A small river flows near a mountain cabin where I once lived. The river is called the Cartecay, a brutish, phonetic attempt to bring an ancient Cherokee word into the English language.
Cartecay’s most likely meaning is, “Valley of Bread.” That is appropriate, as the Cartecay’s rapids wind their way through flat, lush farmland.
At its intersection with my former home, it was possible to traverse the river easily on most days. All one needed was a sturdy walking stick, a fair amount of balance, and the wherewithal to dodge the occasional kayaker — as the water was rarely above one’s waist.
But let the Appalachian rains set in, and the crossing became impossible.
On a cold December day a few years ago, I watched the usually gurgling Cartecay become a swift, unstoppable torrent some 12 feet out of its banks. The kayaks were replaced by entire tree trunks, collapsed sections of hay barns and fence rows and wreckage from homes that had caved away into the swollen river.
To have entered the water on that day would have meant certain drowning, or to have been smashed by the endless debris tumbling through the river-soaked valley. All one could do — even those who had built a home on the Cartecay’s banks — was to withdraw, watch, and wait for the waters to recede.
A similar river runs through my mind. On most days it is small, quiet, and listless. I can stand in its “flow” with hardly any effort at all. On other days it is an irrepressible cascade.
This river — like the one in your own mind — is made of thoughts, emotions, feelings and intuitions. Quoting the Jewish prophet, Isaiah, “God will keep in perfect peace those whose minds are steadfast.”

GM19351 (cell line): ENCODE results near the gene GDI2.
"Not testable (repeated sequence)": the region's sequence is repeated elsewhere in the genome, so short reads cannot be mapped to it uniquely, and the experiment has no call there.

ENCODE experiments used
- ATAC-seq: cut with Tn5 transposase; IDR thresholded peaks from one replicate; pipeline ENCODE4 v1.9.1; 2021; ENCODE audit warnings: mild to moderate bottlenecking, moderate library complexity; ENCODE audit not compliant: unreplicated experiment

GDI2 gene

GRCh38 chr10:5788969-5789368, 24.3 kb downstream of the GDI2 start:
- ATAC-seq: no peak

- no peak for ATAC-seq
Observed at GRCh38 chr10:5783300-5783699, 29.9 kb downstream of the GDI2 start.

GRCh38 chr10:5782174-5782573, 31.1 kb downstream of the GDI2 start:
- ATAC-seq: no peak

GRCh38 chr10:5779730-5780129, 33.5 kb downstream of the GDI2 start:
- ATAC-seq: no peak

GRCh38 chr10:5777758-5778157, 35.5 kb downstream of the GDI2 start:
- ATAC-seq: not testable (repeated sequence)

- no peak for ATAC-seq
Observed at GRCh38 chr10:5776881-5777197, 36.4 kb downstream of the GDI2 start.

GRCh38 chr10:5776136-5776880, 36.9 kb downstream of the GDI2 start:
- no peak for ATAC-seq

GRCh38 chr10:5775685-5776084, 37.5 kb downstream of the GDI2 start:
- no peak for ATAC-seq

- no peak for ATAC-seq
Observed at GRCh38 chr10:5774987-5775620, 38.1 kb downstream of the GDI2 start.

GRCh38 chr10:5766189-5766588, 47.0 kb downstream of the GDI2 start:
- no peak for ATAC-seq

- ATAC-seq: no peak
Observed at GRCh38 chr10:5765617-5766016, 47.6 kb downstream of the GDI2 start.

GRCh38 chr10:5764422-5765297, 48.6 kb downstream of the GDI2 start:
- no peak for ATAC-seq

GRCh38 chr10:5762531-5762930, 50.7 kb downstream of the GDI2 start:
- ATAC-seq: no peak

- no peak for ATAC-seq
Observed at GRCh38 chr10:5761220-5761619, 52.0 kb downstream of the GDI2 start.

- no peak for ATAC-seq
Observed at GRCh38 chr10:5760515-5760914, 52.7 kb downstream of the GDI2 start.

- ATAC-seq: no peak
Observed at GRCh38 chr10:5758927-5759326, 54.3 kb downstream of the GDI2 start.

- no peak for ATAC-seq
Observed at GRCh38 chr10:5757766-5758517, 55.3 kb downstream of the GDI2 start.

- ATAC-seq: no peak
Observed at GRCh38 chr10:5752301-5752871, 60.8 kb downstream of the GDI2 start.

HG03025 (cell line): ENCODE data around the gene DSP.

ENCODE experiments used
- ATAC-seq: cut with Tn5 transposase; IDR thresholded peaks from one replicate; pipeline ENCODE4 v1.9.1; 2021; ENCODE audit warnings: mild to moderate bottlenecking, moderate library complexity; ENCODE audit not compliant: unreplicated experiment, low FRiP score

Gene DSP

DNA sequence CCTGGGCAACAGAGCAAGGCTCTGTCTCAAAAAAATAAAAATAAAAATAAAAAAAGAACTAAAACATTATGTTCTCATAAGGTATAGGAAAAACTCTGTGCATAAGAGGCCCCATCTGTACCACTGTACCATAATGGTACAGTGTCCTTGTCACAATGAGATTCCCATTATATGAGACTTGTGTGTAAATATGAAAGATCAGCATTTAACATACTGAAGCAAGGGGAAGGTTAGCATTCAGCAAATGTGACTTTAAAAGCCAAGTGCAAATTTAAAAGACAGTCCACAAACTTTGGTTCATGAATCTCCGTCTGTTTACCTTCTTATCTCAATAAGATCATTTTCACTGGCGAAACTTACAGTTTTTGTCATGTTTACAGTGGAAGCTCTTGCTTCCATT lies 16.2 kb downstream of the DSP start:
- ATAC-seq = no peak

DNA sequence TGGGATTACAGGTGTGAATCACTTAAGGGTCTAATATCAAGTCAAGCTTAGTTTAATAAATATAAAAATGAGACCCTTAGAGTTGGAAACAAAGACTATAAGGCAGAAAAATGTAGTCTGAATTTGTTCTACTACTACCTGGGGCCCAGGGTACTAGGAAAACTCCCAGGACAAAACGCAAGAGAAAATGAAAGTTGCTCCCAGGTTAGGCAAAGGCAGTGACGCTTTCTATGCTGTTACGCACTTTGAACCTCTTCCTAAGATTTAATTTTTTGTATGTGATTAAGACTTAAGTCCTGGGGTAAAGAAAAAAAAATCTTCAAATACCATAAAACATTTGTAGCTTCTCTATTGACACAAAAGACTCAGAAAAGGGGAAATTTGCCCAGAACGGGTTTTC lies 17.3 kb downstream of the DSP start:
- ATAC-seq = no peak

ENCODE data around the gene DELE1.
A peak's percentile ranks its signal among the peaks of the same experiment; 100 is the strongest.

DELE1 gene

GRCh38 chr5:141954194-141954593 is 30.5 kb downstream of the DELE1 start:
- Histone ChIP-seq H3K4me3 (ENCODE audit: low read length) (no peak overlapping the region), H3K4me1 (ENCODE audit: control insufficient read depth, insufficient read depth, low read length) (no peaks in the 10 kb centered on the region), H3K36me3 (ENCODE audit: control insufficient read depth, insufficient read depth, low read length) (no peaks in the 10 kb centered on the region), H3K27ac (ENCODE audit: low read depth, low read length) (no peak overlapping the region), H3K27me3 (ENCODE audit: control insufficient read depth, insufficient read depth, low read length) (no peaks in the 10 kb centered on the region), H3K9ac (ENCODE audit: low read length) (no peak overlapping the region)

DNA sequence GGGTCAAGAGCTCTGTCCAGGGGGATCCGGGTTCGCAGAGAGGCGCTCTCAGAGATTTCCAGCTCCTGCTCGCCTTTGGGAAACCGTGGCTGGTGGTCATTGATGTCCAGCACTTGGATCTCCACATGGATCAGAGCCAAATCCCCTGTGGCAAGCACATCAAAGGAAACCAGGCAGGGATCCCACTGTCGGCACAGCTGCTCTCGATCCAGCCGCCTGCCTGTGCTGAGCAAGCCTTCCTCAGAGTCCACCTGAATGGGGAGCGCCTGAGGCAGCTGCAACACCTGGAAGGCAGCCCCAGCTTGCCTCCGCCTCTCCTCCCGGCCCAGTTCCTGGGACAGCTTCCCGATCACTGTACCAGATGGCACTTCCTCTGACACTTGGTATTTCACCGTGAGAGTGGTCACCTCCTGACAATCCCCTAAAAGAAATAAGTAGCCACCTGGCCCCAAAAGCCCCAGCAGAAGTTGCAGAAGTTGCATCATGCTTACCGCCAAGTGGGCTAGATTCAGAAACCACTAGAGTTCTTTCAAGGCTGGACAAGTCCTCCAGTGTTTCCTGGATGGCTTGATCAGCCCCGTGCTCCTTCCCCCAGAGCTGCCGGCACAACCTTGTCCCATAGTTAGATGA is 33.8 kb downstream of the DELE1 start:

While my mind is routinely “steadfast,” when it’s not — it’s really not. It’s a banks-bursting, flood-stage-breaking surge. It’s then I have to remember that I am not my thoughts. I am not my emotions. I am not what is going on inside of me — no more than I am the river that runs through the verdant valley.
Yes, I can enter that flow, get overwhelmed in that river, even swept away by it at times. But that’s not the only choice I have.
Paul the Apostle gave us a better way when he said, “Let this mind be in you which was also in Christ Jesus.” Paul went on to describe how Jesus “emptied himself.” He let everything flow and go, relinquishing his grip on the emotions and ambitions that would only swamp him, washing away his life of love, mission, and service.
“Going with the flow” is usually good counsel, but when the flow becomes too much, our thoughts and emotions too destructive — and we will all have such rainy seasons — we have to let the flow go without us.
We withdraw, watch and wait for it all to recede from flood stage. Recede, it will. Until then, we pull away to higher, safer, ground.
Ronnie McBrayer is a syndicated columnist, blogger, pastor, and author of multiple books. Visit his website at www.ronniemcbrayer.org.